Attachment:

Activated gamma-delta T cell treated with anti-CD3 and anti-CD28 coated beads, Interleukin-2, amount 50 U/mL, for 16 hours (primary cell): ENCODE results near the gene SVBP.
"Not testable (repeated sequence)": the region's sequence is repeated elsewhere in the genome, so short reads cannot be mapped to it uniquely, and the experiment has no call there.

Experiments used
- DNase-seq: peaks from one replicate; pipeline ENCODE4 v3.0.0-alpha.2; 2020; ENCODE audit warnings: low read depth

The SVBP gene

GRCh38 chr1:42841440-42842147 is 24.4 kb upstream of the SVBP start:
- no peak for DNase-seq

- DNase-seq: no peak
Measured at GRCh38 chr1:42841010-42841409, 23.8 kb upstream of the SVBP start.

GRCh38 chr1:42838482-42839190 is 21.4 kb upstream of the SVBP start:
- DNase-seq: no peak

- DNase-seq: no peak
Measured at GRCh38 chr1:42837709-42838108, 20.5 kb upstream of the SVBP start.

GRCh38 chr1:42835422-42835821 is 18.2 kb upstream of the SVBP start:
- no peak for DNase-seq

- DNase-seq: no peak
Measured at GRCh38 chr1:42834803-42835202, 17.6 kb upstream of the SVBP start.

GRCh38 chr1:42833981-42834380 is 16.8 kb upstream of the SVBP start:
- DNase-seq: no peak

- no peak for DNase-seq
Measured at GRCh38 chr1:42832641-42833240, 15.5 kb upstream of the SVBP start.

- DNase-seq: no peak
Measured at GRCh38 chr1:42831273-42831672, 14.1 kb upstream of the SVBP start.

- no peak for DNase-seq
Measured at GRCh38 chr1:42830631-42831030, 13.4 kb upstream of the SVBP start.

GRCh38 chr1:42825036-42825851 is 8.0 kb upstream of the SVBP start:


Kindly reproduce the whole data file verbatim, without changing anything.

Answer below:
Activated gamma-delta T cell treated with anti-CD3 and anti-CD28 coated beads, Interleukin-2, amount 50 U/mL, for 16 hours (primary cell): ENCODE results near the gene SVBP.
"Not testable (repeated sequence)": the region's sequence is repeated elsewhere in the genome, so short reads cannot be mapped to it uniquely, and the experiment has no call there.

Experiments used
- DNase-seq: peaks from one replicate; pipeline ENCODE4 v3.0.0-alpha.2; 2020; ENCODE audit warnings: low read depth

The SVBP gene

GRCh38 chr1:42841440-42842147 is 24.4 kb upstream of the SVBP start:
- no peak for DNase-seq

- DNase-seq: no peak
Measured at GRCh38 chr1:42841010-42841409, 23.8 kb upstream of the SVBP start.

GRCh38 chr1:42838482-42839190 is 21.4 kb upstream of the SVBP start:
- DNase-seq: no peak

- DNase-seq: no peak
Measured at GRCh38 chr1:42837709-42838108, 20.5 kb upstream of the SVBP start.

GRCh38 chr1:42835422-42835821 is 18.2 kb upstream of the SVBP start:
- no peak for DNase-seq

- DNase-seq: no peak
Measured at GRCh38 chr1:42834803-42835202, 17.6 kb upstream of the SVBP start.

GRCh38 chr1:42833981-42834380 is 16.8 kb upstream of the SVBP start:
- DNase-seq: no peak

- no peak for DNase-seq
Measured at GRCh38 chr1:42832641-42833240, 15.5 kb upstream of the SVBP start.

- DNase-seq: no peak
Measured at GRCh38 chr1:42831273-42831672, 14.1 kb upstream of the SVBP start.

- no peak for DNase-seq
Measured at GRCh38 chr1:42830631-42831030, 13.4 kb upstream of the SVBP start.

GRCh38 chr1:42825036-42825851 is 8.0 kb upstream of the SVBP start: